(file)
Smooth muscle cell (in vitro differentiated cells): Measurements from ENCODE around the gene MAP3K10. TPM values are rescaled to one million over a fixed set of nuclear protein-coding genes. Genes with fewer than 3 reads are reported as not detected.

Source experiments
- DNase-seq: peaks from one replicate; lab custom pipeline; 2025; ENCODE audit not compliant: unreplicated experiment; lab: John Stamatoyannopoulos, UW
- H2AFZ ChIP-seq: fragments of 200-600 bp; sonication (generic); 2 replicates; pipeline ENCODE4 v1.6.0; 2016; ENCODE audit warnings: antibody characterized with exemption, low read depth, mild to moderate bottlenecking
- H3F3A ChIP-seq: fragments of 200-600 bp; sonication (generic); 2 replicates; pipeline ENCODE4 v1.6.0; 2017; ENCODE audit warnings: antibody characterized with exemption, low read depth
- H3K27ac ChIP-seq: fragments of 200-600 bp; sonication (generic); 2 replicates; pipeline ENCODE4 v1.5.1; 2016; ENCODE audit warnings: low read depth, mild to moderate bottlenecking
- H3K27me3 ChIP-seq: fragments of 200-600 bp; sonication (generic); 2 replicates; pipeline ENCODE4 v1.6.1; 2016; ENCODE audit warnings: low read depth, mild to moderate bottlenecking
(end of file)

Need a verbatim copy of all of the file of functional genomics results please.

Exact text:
Smooth muscle cell (in vitro differentiated cells): Measurements from ENCODE around the gene MAP3K10. TPM values are rescaled to one million over a fixed set of nuclear protein-coding genes. Genes with fewer than 3 reads are reported as not detected.

Source experiments
- DNase-seq: peaks from one replicate; lab custom pipeline; 2025; ENCODE audit not compliant: unreplicated experiment; lab: John Stamatoyannopoulos, UW
- H2AFZ ChIP-seq: fragments of 200-600 bp; sonication (generic); 2 replicates; pipeline ENCODE4 v1.6.0; 2016; ENCODE audit warnings: antibody characterized with exemption, low read depth, mild to moderate bottlenecking
- H3F3A ChIP-seq: fragments of 200-600 bp; sonication (generic); 2 replicates; pipeline ENCODE4 v1.6.0; 2017; ENCODE audit warnings: antibody characterized with exemption, low read depth
- H3K27ac ChIP-seq: fragments of 200-600 bp; sonication (generic); 2 replicates; pipeline ENCODE4 v1.5.1; 2016; ENCODE audit warnings: low read depth, mild to moderate bottlenecking
- H3K27me3 ChIP-seq: fragments of 200-600 bp; sonication (generic); 2 replicates; pipeline ENCODE4 v1.6.1; 2016; ENCODE audit warnings: low read depth, mild to moderate bottlenecking